National Arms of Dominica
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Civic heraldry of Dominica
NATIONAL ARMS OF DOMINICA
Quarterly Or and Azure, a cross counterchanged of the field; in the first a coco proper; in the second a Dominican frog proper; in the third on a base barry wavy Argent and Azure, a one-sailed vessel proper; in the fourth a banana tree proper. Supporters: Two sisserou parrots proper. Crest: On a ground proper a Lion rampant Or.
The arms were granted on July 21, 1961 and were retained after the independence.
The palm tree on a volcanic rock in the first and fourth quarter indicates the fertility of the island. The second quarter shows a typical species of frog, only found on the island. The third quarter shows a ship, a typical Caribbean sailing boat.
The crest shows the British lion. The supporters are two parrots, which are also only to be found on the island. The motto is in the local French dialect and means 'After God, the land'.
The Crown Colony of Dominica used an oval landscape badge showing a ship tied up at a quay, with a setting or rising sun in the background. This badge appeared on both the colony's seal and on its flags - the Union Jack used by the Governor, the Blue Ensign used by Government vessels and the Red Ensign used by merchant vessels.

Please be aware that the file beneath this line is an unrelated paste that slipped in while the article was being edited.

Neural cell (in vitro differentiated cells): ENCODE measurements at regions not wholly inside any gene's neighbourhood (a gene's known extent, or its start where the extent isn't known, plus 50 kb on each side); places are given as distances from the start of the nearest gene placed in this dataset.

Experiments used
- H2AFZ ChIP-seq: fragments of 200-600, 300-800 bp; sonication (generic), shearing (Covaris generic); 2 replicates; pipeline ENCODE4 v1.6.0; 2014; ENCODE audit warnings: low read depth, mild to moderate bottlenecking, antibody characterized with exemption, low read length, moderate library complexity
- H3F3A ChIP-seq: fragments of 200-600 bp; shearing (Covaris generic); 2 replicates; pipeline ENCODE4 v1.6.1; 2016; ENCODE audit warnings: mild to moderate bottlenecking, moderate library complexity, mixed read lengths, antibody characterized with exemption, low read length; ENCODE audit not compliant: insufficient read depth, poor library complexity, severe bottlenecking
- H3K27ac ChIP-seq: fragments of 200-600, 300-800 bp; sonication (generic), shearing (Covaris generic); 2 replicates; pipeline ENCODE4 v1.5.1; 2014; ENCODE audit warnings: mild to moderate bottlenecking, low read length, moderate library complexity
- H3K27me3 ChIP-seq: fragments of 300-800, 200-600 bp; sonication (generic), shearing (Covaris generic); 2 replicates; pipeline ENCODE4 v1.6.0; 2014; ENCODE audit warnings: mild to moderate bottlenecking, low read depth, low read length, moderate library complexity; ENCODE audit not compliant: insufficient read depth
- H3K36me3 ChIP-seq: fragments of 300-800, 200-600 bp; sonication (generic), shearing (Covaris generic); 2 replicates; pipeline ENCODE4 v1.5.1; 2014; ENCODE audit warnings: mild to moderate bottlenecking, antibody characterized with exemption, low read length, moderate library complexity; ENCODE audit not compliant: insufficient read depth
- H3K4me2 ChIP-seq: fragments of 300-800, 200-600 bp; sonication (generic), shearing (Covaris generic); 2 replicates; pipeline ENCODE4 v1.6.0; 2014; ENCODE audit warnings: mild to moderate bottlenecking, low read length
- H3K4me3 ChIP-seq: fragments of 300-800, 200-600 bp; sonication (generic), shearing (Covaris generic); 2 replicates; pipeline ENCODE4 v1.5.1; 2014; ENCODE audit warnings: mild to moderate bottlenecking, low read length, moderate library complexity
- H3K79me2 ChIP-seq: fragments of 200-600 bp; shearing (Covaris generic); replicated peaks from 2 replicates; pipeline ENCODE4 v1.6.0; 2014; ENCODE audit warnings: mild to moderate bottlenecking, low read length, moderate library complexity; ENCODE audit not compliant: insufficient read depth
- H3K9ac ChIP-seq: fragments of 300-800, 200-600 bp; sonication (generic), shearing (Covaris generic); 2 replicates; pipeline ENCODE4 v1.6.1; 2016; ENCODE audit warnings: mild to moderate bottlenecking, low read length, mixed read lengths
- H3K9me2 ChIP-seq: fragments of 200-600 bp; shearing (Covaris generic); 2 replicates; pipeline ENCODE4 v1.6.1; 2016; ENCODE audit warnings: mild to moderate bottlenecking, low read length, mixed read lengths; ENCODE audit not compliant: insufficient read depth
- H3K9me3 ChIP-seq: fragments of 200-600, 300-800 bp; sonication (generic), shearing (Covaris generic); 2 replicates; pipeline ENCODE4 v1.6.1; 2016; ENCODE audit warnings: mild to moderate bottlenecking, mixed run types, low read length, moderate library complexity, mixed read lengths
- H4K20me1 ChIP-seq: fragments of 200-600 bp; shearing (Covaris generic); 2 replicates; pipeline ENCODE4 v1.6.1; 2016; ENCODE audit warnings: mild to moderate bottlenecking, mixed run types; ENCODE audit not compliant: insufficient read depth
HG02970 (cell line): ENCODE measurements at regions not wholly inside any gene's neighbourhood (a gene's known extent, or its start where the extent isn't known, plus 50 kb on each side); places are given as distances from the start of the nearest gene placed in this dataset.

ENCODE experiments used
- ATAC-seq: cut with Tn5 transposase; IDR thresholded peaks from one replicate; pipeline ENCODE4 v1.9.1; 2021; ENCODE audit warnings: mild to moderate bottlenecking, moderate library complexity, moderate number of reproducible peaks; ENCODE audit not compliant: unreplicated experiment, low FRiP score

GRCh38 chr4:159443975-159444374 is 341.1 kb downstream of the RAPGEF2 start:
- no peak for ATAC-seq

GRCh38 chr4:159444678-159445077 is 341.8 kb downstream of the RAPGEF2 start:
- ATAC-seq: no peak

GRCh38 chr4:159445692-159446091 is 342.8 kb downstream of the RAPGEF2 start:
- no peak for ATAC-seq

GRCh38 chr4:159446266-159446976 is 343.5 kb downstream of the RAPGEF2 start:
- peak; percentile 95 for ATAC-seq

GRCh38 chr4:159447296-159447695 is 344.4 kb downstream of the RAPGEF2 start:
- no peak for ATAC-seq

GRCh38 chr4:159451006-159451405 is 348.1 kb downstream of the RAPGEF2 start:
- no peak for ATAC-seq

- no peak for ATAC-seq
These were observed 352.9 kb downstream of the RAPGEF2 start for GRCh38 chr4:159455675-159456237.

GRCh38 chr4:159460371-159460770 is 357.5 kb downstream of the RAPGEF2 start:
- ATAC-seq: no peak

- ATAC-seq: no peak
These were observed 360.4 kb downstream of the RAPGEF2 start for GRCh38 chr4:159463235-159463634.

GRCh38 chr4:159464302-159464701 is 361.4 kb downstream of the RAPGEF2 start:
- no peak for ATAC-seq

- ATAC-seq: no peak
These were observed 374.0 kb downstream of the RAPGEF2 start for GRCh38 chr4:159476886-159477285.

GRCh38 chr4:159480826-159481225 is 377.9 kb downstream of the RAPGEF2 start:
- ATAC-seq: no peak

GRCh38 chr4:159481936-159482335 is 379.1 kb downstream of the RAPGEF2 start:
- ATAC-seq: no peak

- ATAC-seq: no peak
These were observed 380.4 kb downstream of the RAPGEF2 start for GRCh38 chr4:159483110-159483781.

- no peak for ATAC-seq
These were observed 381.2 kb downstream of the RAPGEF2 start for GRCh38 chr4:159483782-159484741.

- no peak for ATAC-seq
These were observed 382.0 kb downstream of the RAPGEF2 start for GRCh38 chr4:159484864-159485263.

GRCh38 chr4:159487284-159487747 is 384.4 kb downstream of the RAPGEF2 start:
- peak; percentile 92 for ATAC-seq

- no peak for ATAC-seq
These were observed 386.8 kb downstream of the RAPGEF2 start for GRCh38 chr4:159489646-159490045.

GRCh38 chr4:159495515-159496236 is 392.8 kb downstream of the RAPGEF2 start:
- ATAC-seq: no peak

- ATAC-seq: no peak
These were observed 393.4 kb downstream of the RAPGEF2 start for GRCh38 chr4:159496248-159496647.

The island was discovered by Christopher Columbus, who discovered it on 3 November, a Sunday (Latin dies dominica, "the Lord's day).
The French colonised the island in the 17th century, but in 1748 an Anglo-French agreement assigned it to the Carib Indians. The island then changed hands several times, remaining a British colony after 1805.
Dominica belonged to the Federation of the West Indies from 1958 until its dissolution in 1962.
Under the West Indies Act of 1967, Dominica assumed free association with the United Kingdom. Full independence under a republican constitution was granted on 3 November 1978.
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© since 1995, Heraldry of the World, Ralf Hartemink
Literature : Images and information taken from http://www.christian-siemer.de/wappen/amerika/barbados.htm